California Fires Plague Residents

For+students+sensitive+to+the+air+quality%2C+breathing+devices+like+emergency+inhalers+stored+in+the+nurse%E2%80%99s+office+provide+some+peace+of+mind+during+an+intense+California+fire+season.%0A
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California Fires Plague Residents

For students sensitive to the air quality, breathing devices like emergency inhalers stored in the nurse’s office provide some peace of mind during an intense California fire season.

For students sensitive to the air quality, breathing devices like emergency inhalers stored in the nurse’s office provide some peace of mind during an intense California fire season.

Simrat Singh

For students sensitive to the air quality, breathing devices like emergency inhalers stored in the nurse’s office provide some peace of mind during an intense California fire season.

Simrat Singh

Simrat Singh

For students sensitive to the air quality, breathing devices like emergency inhalers stored in the nurse’s office provide some peace of mind during an intense California fire season.

Nicholas Hung and Simrat Singh

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This year’s wildfire season has produced some of the largest and most destructive fires the state has seen yet, with over 6,000 individual fires ignited in 2019, burning over 190,000 acres and destroying over 700 structures. Over the past several years, California’s fire seasons have continuously become more severe, to the concern of millions of residents all over the state.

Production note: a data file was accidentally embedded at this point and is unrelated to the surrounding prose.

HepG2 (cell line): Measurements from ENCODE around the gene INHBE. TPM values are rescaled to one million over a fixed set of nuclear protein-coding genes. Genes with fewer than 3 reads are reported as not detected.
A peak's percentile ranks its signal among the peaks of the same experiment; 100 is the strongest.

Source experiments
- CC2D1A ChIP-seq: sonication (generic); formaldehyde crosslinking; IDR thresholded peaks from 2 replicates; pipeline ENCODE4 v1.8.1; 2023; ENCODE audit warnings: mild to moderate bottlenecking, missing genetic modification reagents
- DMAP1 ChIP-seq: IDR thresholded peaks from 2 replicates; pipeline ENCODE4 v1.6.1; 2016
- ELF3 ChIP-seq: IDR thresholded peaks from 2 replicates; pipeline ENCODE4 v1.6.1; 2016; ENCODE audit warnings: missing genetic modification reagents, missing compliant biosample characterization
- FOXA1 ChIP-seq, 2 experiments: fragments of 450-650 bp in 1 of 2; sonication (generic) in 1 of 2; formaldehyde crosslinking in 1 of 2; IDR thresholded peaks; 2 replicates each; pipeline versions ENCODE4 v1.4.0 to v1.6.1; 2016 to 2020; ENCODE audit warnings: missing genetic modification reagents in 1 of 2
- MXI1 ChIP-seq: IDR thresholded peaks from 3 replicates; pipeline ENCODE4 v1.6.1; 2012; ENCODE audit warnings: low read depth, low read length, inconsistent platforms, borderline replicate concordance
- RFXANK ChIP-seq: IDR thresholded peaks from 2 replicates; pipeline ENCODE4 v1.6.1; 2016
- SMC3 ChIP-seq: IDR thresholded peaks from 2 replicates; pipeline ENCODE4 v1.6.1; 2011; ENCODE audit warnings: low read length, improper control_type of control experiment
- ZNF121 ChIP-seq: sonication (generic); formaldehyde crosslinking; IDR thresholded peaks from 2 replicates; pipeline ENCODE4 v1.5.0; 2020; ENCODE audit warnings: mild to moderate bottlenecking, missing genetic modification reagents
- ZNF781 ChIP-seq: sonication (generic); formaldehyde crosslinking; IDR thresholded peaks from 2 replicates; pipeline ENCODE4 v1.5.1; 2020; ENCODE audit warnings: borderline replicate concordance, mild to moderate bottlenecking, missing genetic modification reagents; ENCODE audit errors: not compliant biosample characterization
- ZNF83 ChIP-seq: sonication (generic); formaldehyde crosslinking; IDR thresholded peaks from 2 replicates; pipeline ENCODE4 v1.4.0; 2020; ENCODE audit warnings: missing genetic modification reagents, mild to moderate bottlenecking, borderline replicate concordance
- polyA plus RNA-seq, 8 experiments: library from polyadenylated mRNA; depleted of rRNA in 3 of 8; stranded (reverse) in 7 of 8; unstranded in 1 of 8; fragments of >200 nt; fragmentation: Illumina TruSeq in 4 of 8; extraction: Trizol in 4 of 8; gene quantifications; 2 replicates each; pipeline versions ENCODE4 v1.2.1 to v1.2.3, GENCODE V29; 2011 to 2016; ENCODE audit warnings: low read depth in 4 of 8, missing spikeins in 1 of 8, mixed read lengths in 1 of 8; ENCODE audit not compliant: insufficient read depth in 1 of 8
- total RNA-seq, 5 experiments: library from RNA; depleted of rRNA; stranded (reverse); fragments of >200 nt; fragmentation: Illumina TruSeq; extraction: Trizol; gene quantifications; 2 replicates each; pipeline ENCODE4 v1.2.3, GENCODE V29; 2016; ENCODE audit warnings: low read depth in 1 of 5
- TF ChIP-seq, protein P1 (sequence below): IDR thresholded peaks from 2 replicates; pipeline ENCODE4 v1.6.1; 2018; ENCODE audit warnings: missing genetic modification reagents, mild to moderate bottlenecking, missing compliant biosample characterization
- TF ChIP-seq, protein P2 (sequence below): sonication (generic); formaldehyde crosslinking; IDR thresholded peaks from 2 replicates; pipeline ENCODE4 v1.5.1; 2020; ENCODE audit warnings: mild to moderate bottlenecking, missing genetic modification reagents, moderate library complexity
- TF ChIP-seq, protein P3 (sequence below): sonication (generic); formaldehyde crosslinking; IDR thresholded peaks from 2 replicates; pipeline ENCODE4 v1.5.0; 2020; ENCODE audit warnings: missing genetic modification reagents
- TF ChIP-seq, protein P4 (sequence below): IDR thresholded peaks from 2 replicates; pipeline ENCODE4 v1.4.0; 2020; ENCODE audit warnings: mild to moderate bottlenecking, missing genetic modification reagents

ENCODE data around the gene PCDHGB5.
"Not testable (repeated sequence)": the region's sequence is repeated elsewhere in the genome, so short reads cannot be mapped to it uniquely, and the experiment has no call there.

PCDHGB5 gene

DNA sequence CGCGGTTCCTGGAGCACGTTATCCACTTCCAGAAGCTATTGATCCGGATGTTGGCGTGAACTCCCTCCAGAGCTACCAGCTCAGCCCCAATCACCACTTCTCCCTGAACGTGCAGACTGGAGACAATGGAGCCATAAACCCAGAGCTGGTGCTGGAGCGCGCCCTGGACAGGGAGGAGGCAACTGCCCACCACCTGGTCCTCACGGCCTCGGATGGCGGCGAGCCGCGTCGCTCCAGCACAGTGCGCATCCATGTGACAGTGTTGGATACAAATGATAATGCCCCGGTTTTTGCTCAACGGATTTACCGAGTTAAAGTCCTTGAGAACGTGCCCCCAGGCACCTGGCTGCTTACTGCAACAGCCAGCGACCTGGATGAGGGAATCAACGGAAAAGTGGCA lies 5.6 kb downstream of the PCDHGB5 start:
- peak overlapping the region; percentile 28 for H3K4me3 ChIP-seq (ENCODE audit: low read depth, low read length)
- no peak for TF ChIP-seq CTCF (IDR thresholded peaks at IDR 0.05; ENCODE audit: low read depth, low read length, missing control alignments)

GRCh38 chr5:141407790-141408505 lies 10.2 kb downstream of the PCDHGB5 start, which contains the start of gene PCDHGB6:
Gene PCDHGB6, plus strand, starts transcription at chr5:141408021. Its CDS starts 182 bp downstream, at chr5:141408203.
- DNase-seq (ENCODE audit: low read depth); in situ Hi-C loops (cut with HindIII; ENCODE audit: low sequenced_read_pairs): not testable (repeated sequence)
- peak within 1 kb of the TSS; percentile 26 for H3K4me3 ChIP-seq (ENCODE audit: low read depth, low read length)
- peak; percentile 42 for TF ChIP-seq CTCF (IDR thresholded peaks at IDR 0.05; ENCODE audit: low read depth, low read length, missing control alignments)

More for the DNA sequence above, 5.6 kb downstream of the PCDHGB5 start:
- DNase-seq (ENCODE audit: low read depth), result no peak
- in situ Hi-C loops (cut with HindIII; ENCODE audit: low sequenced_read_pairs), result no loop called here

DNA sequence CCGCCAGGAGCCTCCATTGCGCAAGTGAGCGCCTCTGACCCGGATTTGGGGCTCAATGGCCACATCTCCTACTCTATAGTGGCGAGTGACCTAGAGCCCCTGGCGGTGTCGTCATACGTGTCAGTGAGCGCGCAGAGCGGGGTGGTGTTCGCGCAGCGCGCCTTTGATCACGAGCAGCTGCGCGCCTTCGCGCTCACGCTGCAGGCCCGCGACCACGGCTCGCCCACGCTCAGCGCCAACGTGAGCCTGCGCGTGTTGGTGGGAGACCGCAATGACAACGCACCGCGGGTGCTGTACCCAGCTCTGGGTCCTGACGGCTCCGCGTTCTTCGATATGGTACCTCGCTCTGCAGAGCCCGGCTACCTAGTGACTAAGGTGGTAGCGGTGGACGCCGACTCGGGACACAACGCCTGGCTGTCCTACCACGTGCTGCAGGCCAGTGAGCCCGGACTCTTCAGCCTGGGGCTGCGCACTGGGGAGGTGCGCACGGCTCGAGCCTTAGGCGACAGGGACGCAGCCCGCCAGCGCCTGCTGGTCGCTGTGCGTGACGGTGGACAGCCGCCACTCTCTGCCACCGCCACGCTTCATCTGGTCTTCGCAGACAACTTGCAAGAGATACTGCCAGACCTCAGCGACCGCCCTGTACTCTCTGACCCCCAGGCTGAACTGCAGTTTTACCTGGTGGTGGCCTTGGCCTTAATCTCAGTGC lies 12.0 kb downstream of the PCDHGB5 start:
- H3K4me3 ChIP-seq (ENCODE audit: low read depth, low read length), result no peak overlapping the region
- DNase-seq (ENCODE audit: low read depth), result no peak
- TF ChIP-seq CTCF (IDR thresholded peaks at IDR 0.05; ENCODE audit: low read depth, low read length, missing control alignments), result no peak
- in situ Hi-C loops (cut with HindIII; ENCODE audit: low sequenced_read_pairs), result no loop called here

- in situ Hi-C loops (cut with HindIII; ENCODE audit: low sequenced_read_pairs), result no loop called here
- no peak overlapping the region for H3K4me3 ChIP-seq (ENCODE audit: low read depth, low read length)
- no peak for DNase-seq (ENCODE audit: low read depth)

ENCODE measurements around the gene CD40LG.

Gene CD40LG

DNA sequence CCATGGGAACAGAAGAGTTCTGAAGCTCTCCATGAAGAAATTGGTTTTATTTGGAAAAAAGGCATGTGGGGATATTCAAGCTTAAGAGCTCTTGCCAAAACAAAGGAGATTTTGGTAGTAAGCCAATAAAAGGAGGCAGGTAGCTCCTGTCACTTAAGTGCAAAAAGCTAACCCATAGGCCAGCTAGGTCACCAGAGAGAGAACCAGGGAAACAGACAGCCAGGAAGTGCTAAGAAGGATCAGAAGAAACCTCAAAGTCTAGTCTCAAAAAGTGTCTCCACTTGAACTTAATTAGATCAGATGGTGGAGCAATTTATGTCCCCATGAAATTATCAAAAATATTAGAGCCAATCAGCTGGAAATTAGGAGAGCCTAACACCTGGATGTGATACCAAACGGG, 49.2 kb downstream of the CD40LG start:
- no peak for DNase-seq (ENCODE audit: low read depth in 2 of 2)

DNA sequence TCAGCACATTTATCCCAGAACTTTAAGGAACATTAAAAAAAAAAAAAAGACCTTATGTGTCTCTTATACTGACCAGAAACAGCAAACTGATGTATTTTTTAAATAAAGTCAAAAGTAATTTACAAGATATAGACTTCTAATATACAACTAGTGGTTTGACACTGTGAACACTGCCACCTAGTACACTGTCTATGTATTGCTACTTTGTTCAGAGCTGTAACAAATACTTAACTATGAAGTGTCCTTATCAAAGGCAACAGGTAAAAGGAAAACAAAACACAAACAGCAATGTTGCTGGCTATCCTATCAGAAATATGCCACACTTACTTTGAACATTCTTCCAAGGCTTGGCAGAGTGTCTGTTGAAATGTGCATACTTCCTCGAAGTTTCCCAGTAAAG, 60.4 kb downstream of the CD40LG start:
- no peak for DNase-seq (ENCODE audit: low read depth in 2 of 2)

While the worst fires have not reached the Orange County area, fires to the north in San Bernardino and Los Angeles counties have drifted particulate matter downwind toward Irvine, which could potentially alter or halt some athletic practices and games. 

“When I run or do any type of cardio, I feel it most because my throat gets drier than usual,” lacrosse player and senior Kiyan Dhanidina said. “Inside and outside, I feel the effects as I run out of energy quicker.”

While Dhanidina advises that staying hydrated is among the top options to stay healthy and safe during this time, that is not always an option for all athletes, especially those with other health concerns.

“Air conditions are important because running requires your lungs to work, and the smoke makes it so your lungs can’t breathe as easily,” freshman track athlete Nathan Tran said. “This is already a problem for me since I have asthma, so it just makes it harder to do the sport at the best level.”

While wildfires may seem far away, the impact of drifting smoke and particulate matter can be more severe than people might think. Nurse James Matejcek says that breathing unhealthy air can lead to problems ranging anywhere from coughs to bronchitis and pneumonia, especially if athletes have pre existing conditions.   

“I’ve definitely noticed that in students with allergies or asthma, [fire season] tends to exacerbate those conditions,” Matejcek said. “Especially when the Santa Ana winds kick up with the fires, athletes shouldn’t be out running or doing activities during that time, because it puts them at a higher risk of getting that particulate matter into their lungs.”